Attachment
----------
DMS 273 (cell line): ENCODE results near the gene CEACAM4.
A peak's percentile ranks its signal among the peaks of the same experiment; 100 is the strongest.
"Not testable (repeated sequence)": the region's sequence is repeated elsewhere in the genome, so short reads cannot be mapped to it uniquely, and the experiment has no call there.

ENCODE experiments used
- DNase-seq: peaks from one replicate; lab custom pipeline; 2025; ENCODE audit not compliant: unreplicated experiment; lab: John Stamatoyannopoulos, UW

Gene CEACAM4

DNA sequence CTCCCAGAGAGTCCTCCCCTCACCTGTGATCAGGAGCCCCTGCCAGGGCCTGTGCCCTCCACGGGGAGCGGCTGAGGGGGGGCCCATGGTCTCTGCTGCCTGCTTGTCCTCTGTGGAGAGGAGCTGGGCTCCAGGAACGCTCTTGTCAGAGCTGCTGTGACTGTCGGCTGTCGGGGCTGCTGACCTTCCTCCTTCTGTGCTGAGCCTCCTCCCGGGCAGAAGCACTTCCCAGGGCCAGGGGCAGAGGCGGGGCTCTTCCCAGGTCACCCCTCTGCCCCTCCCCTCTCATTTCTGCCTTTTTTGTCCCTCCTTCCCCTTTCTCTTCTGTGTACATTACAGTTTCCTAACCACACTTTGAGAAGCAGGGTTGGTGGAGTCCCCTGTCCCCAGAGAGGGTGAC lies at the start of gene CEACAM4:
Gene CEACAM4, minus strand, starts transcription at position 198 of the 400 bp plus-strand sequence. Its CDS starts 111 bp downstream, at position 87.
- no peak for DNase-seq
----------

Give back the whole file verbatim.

DMS 273 (cell line): ENCODE results near the gene CEACAM4.
A peak's percentile ranks its signal among the peaks of the same experiment; 100 is the strongest.
"Not testable (repeated sequence)": the region's sequence is repeated elsewhere in the genome, so short reads cannot be mapped to it uniquely, and the experiment has no call there.

ENCODE experiments used
- DNase-seq: peaks from one replicate; lab custom pipeline; 2025; ENCODE audit not compliant: unreplicated experiment; lab: John Stamatoyannopoulos, UW

Gene CEACAM4

DNA sequence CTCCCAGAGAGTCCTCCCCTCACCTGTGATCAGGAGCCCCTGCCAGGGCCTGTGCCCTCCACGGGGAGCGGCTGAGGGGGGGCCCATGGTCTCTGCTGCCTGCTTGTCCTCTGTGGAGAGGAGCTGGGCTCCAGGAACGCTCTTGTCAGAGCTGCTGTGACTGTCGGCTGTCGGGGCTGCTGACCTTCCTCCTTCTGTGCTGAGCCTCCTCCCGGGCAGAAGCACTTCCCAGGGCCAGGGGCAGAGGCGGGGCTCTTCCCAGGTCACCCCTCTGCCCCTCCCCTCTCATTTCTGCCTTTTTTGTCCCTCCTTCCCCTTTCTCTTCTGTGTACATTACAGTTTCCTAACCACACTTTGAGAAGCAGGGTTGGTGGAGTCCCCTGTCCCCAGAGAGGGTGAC lies at the start of gene CEACAM4:
Gene CEACAM4, minus strand, starts transcription at position 198 of the 400 bp plus-strand sequence. Its CDS starts 111 bp downstream, at position 87.
- no peak for DNase-seq